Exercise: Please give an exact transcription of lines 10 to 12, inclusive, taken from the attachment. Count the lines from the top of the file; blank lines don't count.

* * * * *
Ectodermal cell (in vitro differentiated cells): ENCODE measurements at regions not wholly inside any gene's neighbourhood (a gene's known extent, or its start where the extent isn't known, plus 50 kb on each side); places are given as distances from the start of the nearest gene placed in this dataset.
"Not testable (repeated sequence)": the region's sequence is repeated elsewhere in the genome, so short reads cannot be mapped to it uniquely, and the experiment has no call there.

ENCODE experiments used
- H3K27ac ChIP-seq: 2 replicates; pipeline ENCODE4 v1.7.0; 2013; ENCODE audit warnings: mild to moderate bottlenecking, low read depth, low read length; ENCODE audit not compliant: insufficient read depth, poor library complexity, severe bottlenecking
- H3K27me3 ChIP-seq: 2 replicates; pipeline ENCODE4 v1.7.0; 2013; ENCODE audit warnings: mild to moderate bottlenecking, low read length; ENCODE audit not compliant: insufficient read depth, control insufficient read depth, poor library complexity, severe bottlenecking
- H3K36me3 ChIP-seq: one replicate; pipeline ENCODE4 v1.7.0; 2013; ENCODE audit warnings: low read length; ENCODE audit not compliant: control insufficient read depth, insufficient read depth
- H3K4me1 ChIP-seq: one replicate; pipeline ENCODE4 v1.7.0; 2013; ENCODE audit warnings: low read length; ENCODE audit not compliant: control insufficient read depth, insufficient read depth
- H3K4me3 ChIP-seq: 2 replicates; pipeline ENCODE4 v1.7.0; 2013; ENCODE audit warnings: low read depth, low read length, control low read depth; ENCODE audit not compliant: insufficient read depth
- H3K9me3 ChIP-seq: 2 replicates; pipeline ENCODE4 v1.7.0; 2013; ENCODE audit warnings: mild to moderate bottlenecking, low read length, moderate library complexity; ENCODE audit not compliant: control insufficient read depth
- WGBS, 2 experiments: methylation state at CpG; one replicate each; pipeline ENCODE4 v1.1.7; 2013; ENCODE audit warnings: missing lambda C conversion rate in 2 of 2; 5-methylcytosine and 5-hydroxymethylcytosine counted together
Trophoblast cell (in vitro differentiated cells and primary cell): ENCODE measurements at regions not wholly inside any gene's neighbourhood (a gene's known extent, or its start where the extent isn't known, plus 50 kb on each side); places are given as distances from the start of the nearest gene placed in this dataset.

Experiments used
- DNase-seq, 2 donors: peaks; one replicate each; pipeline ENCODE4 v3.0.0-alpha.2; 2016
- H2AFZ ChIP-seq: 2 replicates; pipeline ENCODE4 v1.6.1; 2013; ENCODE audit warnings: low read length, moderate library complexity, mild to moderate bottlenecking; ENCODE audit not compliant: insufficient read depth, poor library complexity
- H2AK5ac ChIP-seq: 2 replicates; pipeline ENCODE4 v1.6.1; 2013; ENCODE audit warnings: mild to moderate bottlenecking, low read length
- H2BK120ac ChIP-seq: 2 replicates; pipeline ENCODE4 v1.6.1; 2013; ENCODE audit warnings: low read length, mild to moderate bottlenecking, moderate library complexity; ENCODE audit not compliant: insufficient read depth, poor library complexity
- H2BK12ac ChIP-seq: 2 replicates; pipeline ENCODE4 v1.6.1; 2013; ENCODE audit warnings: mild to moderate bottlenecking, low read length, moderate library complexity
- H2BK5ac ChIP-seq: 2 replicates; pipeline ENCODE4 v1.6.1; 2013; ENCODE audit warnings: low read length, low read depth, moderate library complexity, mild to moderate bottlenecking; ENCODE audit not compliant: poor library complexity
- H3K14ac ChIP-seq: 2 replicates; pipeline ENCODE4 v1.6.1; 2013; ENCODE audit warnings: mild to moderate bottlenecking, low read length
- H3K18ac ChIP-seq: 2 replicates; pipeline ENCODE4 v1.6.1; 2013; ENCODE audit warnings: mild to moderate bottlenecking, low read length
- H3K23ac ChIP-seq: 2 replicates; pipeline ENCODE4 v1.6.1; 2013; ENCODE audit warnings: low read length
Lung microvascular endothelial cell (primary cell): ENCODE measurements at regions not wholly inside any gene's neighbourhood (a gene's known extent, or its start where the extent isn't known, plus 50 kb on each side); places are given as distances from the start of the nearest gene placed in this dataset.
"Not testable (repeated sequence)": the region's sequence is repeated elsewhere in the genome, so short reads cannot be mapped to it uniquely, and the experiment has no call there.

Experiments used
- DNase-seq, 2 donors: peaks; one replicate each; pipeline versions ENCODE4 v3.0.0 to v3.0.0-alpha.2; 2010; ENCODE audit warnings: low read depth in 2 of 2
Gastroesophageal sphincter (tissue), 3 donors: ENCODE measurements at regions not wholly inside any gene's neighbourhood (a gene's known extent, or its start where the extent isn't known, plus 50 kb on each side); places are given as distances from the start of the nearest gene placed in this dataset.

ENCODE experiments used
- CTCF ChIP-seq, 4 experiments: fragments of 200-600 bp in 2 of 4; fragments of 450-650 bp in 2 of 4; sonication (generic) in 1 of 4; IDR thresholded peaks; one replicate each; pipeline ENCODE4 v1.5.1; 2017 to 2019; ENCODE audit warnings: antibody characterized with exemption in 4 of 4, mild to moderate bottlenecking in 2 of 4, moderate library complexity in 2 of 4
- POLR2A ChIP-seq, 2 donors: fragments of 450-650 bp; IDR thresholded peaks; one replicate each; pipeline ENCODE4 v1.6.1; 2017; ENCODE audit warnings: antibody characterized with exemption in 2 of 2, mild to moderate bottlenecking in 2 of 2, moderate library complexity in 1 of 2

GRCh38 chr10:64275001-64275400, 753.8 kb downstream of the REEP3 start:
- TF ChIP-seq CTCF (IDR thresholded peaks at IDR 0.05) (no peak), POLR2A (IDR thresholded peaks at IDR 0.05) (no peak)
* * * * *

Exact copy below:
- WGBS, 2 experiments: methylation state at CpG; one replicate each; pipeline ENCODE4 v1.1.7; 2013; ENCODE audit warnings: missing lambda C conversion rate in 2 of 2; 5-methylcytosine and 5-hydroxymethylcytosine counted together
Trophoblast cell (in vitro differentiated cells and primary cell): ENCODE measurements at regions not wholly inside any gene's neighbourhood (a gene's known extent, or its start where the extent isn't known, plus 50 kb on each side); places are given as distances from the start of the nearest gene placed in this dataset.

Experiments used